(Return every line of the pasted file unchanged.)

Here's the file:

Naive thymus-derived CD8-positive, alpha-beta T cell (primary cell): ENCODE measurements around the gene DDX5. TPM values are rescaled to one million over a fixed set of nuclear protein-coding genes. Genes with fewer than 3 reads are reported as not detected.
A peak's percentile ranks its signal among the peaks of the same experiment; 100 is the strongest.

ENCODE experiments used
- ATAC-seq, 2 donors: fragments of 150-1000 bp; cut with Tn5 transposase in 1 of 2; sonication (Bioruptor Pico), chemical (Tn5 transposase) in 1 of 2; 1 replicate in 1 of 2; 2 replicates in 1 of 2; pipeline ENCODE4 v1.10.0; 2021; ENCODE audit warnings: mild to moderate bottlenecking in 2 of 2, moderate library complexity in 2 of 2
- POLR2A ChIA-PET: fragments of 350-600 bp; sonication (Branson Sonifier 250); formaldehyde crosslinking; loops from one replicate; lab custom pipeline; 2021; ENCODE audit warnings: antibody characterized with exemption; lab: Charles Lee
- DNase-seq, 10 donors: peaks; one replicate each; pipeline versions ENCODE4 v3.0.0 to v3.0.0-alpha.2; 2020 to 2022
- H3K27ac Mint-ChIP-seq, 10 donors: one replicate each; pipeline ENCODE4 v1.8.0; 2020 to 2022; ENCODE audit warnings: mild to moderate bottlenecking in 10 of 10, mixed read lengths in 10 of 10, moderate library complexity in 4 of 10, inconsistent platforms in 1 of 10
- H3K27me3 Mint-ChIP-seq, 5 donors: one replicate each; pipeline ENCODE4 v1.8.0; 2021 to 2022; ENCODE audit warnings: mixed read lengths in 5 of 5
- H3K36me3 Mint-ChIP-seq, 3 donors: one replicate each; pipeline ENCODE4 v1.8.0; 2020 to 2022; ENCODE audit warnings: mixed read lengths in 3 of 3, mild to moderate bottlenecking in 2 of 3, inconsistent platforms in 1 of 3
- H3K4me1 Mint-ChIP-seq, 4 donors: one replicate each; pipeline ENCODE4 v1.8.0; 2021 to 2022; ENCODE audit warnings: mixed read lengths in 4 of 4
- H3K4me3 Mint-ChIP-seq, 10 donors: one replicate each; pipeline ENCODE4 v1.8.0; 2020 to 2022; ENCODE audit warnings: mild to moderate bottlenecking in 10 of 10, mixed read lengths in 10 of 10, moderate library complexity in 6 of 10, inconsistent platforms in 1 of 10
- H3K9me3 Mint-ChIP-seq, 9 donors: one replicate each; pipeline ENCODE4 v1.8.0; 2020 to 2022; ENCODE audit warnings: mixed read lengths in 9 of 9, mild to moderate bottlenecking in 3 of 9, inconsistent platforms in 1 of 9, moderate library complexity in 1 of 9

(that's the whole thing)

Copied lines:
Naive thymus-derived CD8-positive, alpha-beta T cell (primary cell): ENCODE measurements around the gene DDX5. TPM values are rescaled to one million over a fixed set of nuclear protein-coding genes. Genes with fewer than 3 reads are reported as not detected.
A peak's percentile ranks its signal among the peaks of the same experiment; 100 is the strongest.

ENCODE experiments used
- ATAC-seq, 2 donors: fragments of 150-1000 bp; cut with Tn5 transposase in 1 of 2; sonication (Bioruptor Pico), chemical (Tn5 transposase) in 1 of 2; 1 replicate in 1 of 2; 2 replicates in 1 of 2; pipeline ENCODE4 v1.10.0; 2021; ENCODE audit warnings: mild to moderate bottlenecking in 2 of 2, moderate library complexity in 2 of 2
- POLR2A ChIA-PET: fragments of 350-600 bp; sonication (Branson Sonifier 250); formaldehyde crosslinking; loops from one replicate; lab custom pipeline; 2021; ENCODE audit warnings: antibody characterized with exemption; lab: Charles Lee
- DNase-seq, 10 donors: peaks; one replicate each; pipeline versions ENCODE4 v3.0.0 to v3.0.0-alpha.2; 2020 to 2022
- H3K27ac Mint-ChIP-seq, 10 donors: one replicate each; pipeline ENCODE4 v1.8.0; 2020 to 2022; ENCODE audit warnings: mild to moderate bottlenecking in 10 of 10, mixed read lengths in 10 of 10, moderate library complexity in 4 of 10, inconsistent platforms in 1 of 10
- H3K27me3 Mint-ChIP-seq, 5 donors: one replicate each; pipeline ENCODE4 v1.8.0; 2021 to 2022; ENCODE audit warnings: mixed read lengths in 5 of 5
- H3K36me3 Mint-ChIP-seq, 3 donors: one replicate each; pipeline ENCODE4 v1.8.0; 2020 to 2022; ENCODE audit warnings: mixed read lengths in 3 of 3, mild to moderate bottlenecking in 2 of 3, inconsistent platforms in 1 of 3
- H3K4me1 Mint-ChIP-seq, 4 donors: one replicate each; pipeline ENCODE4 v1.8.0; 2021 to 2022; ENCODE audit warnings: mixed read lengths in 4 of 4
- H3K4me3 Mint-ChIP-seq, 10 donors: one replicate each; pipeline ENCODE4 v1.8.0; 2020 to 2022; ENCODE audit warnings: mild to moderate bottlenecking in 10 of 10, mixed read lengths in 10 of 10, moderate library complexity in 6 of 10, inconsistent platforms in 1 of 10
- H3K9me3 Mint-ChIP-seq, 9 donors: one replicate each; pipeline ENCODE4 v1.8.0; 2020 to 2022; ENCODE audit warnings: mixed read lengths in 9 of 9, mild to moderate bottlenecking in 3 of 9, inconsistent platforms in 1 of 9, moderate library complexity in 1 of 9